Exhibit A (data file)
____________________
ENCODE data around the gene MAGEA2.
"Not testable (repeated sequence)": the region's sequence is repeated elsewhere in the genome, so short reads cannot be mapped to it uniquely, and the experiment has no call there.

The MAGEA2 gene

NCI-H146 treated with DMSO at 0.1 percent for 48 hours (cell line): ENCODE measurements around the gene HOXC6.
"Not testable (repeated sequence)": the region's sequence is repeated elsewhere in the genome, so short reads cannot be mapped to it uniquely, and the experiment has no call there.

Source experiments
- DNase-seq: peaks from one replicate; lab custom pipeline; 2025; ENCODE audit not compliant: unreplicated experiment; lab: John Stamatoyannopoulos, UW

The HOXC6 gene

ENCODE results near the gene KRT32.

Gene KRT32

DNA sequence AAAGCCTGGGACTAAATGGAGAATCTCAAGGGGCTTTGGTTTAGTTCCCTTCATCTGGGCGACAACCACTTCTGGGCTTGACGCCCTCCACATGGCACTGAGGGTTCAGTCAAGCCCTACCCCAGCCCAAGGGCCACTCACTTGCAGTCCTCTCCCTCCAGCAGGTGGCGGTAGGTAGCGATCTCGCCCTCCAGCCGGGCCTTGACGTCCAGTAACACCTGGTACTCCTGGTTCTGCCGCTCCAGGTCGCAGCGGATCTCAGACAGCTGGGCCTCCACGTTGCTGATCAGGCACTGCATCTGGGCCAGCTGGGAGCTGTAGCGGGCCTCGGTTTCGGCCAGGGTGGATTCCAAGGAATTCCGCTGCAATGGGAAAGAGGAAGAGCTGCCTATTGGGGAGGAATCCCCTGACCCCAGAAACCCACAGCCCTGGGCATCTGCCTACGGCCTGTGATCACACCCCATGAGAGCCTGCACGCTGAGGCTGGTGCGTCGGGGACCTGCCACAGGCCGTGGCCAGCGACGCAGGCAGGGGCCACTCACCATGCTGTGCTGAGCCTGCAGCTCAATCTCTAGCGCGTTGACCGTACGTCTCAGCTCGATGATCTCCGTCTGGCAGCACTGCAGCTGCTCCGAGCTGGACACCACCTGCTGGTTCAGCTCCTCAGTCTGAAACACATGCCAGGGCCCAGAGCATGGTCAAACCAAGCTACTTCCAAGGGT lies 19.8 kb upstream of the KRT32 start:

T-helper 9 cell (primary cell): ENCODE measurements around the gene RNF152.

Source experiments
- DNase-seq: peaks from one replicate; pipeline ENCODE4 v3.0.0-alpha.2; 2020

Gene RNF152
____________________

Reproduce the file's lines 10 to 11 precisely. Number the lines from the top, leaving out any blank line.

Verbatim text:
Gene KRT32

DNA sequence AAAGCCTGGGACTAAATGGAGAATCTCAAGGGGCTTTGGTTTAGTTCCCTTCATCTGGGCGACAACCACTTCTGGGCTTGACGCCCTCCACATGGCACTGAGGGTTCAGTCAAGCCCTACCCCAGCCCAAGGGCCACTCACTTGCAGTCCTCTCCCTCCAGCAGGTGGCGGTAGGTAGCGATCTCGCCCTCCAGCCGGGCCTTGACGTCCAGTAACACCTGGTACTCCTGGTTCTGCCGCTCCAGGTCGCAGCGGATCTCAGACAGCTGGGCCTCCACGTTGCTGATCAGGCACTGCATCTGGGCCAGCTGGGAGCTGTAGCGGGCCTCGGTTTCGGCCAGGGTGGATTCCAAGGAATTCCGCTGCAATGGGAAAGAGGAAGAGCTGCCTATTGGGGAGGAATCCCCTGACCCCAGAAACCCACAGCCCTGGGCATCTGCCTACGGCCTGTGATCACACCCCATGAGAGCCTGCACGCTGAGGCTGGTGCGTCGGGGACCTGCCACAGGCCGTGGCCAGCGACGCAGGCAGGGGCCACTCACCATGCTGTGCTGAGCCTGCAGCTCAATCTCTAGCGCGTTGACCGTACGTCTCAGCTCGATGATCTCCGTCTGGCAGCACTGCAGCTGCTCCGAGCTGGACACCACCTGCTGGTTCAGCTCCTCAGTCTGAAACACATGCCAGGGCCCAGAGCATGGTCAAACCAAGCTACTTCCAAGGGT lies 19.8 kb upstream of the KRT32 start: